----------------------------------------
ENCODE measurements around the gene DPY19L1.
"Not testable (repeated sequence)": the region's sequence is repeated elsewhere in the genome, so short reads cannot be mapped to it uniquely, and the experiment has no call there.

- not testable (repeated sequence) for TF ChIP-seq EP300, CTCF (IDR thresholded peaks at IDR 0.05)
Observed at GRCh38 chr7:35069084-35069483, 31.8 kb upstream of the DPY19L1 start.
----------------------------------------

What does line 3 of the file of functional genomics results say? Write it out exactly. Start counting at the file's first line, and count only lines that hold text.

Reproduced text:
- not testable (repeated sequence) for TF ChIP-seq EP300, CTCF (IDR thresholded peaks at IDR 0.05)